First Look: Up close with the iPhone

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Making and Receiving Calls

How do I make a phone call?

There are several ways to make a phone call. To call anyone listed in your contacts, tap on the Phone button and your Address Book will automatically appear. Flick your finger to scroll to the name of the person you want to call, touch the name, and then touch the phone number.

From the Phone program, you can also touch on any number in the Recent Calls, Favorites, and Visual Voicemail screens to initiate a phone call. If you are calling a brand new number, you can use an old-fashioned (virtual) number pad, which is an option on the phone screen.

Can I use my voice to make a hands-free call?

No, the iPhone doesn’t support voice dialing, at least not in this version. It might be a feature that Apple could add later via a software update.

What controls are available to me when I’m on the phone?

While you are on a call you have access to six buttons on the iPhone. The Mute button allows you to mute the current call; Keypad brings up the numeric pad for navigating through touch-tone interfaces such as voice mail systems; Speaker turns on the iPhone's integrated speakerphone; Add Call lets you dial someone else and add them to your existing phone call; Hold puts the current call on hold; and Contacts brings up your Address Book.

In-call commands: Mute, Keypad, Speaker, Add Call, Hold, and Contacts

You can also tap on the iPhone’s Home button while on a call to bring up the Home screen, giving you access to all of the other applications on the iPhone. If you do that, the bar at the top of the screen will turn green, reminding you that you’ve got a call on the line. Touch the green area to return to the phone screen.

Can I make a conference call?

Yes. To initiate a conference call, make your first call as normal and then and tap the Add Call button—you can choose a person from your Address Book to call and tap Merge Calls to begin the conference.

What happens when someone calls me?

If you’re playing music, the music will fade out and pause. If you’re watching a video, the video will pause. Then you’ll see a screen that indicates who’s calling, and you’ll have the option to answer.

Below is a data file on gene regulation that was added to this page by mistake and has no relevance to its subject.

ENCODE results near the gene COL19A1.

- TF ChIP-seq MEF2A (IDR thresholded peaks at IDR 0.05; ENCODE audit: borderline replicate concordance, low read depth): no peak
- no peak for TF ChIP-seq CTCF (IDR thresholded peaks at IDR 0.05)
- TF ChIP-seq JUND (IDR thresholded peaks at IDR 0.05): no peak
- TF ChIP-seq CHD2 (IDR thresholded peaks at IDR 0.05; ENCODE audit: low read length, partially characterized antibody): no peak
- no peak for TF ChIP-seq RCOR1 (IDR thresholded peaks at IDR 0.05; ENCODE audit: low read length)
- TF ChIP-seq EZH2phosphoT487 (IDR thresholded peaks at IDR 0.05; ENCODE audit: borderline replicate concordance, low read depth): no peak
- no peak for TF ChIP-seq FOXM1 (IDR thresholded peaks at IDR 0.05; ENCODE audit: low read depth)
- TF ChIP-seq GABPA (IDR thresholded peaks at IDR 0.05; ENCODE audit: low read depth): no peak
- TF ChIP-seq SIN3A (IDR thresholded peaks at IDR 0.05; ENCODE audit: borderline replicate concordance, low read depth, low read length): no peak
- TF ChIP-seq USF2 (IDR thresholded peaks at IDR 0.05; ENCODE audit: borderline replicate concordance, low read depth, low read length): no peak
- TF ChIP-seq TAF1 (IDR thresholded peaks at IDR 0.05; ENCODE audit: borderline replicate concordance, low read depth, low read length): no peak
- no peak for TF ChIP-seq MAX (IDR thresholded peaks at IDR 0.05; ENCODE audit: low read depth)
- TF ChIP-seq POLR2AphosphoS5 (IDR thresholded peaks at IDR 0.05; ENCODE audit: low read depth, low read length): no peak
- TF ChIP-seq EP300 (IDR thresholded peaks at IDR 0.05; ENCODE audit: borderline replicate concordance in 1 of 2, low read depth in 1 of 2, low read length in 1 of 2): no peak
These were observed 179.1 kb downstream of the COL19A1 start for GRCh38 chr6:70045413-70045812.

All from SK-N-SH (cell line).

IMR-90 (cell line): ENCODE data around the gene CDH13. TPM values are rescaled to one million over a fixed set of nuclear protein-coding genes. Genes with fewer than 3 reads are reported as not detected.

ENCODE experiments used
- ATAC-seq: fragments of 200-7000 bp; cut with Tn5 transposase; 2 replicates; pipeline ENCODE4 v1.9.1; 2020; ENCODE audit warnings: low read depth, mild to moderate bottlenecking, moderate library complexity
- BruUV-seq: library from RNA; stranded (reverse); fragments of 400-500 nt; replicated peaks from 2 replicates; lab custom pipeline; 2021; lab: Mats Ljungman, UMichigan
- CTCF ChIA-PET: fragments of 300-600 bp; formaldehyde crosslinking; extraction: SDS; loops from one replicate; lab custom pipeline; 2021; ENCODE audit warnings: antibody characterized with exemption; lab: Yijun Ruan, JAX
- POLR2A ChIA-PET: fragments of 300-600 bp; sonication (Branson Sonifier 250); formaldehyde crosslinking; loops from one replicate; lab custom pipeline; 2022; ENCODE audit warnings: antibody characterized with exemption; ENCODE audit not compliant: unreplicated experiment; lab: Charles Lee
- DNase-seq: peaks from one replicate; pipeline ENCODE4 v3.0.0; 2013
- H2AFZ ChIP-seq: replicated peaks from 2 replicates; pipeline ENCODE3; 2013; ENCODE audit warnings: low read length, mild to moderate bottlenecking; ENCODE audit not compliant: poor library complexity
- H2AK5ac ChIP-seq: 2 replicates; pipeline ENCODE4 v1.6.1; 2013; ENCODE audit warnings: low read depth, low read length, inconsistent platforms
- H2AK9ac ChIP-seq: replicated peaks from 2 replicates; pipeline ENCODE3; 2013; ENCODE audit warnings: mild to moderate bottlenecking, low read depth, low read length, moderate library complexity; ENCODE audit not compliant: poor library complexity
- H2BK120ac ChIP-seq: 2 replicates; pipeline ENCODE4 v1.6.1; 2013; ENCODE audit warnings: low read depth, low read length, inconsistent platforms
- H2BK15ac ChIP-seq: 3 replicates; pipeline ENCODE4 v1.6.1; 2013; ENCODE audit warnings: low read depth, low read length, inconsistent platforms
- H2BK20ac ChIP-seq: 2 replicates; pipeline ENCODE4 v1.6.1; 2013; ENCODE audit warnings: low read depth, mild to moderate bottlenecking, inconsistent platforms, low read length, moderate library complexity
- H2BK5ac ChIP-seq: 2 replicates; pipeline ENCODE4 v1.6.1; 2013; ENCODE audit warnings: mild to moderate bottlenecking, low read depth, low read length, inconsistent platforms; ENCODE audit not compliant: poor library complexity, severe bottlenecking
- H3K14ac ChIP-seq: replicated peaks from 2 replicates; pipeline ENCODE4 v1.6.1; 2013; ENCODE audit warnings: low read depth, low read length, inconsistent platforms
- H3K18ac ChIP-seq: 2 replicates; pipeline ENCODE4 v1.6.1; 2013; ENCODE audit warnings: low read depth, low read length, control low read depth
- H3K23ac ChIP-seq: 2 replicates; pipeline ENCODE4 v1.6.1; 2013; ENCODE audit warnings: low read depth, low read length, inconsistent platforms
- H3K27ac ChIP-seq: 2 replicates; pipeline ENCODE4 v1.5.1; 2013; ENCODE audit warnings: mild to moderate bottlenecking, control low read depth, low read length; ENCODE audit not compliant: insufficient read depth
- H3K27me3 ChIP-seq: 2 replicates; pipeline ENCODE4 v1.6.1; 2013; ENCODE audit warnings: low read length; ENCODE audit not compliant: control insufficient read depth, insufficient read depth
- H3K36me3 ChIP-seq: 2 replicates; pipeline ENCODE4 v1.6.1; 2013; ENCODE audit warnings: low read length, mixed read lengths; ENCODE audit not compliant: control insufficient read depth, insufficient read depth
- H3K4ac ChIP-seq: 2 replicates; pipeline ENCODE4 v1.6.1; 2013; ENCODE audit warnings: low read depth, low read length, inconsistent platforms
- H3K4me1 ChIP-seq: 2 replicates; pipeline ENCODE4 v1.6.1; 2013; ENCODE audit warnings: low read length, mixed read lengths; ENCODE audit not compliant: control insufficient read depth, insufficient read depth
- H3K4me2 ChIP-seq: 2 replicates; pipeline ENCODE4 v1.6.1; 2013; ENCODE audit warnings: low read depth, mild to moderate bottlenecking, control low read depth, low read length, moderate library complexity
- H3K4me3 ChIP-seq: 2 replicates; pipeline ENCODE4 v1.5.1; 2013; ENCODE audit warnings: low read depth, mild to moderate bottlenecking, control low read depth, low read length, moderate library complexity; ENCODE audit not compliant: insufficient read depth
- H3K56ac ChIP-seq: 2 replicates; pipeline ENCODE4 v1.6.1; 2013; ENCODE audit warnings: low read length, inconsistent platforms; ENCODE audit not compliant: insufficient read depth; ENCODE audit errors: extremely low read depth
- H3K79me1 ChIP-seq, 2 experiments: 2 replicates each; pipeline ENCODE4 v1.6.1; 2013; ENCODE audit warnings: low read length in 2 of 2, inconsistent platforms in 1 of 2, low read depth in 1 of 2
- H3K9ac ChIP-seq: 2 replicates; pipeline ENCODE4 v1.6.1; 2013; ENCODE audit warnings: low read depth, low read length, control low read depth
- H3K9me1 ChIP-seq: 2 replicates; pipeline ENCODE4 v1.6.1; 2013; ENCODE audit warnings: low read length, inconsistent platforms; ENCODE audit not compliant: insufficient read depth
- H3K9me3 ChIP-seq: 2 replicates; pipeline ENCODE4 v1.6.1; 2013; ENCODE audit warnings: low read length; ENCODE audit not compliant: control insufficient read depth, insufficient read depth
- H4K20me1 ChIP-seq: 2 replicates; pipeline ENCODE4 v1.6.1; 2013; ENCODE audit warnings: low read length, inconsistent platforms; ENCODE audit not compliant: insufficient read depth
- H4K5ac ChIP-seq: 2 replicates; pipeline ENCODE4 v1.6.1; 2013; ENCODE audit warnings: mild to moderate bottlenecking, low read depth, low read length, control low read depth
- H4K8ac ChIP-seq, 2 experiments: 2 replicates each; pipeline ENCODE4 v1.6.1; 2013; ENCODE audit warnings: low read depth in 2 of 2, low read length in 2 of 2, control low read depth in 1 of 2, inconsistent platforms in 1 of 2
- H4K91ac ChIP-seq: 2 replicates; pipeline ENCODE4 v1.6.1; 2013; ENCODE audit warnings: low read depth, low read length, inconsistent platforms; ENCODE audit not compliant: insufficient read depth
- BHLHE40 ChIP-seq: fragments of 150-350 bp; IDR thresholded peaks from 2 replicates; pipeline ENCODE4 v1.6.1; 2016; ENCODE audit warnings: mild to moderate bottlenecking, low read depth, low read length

What happens when someone calls me when I’m already talking on the phone?

If you’re talking to someone already, a pop-up window will appear with the name of your new caller, as well as three buttons: Ignore, Hold Call + Answer, and End Call + Answer. If you answer the call while putting your other call on hold, you can then use the Swap button to toggle between the two callers, or use the Merge button to join the two calls into a single conference call.

Your options for answering an incoming call when you’re already on the line

At the top of the screen you’ll see the names of both people you are talking to and their status: a phone icon and a clock counting up call time for the one you’re talking to, and HOLD for the one who’s on hold.

When I put my face up to the glass to take the call, won’t my cheek press all the wrong buttons?

No. When you bring the phone to your ear, a proximity sensor turns off the iPhone’s display and the touch sensor to prevent accidental button activations.

What if I get a call while listening to music on my headphones?

If you’re using Apple’s included headphones, you can click (by squeezing) the inline microphone pod to answer the call. When you’re done talking, click again to hang up and your music will resume.

Visual Voicemail

What about ringtones?

The phone ships with 25 different ringtones: Alarm, Ascending, Bark, Bell Tower, Blues, Boing, Crickets, Digital, Doorbell, Duck, Harp, Marimba, Motorcycle, Old Car Horn, Piano Riff, Pinball, Robot, Sci-Fi, Sonar, Strum, Timba, Time Passing, Trill, and Xylophone. You’re able to assign ringtones to different callers; however, at this point Apple doesn’t allow you to add or delete ringtones from the phone. (There are hacks that allow you to do this from enterprising third-parties.)

How do I check my voicemail?

From the iPhone’s Home screen, tap on the Phone icon and then tap on Voicemail. The iPhone takes a modern approach to voice mail: Instead of dialing in to a voice mail system and listening to your queued-up messages one by one, the iPhone’s Visual Voicemail feature displays a list of current voice mails, including the name of who sent them and when they were sent. When you tap on any one of them, that message plays. You can also choose to save or delete them, one at a time. The entire effect is not unlike an e-mail client for voice mail.

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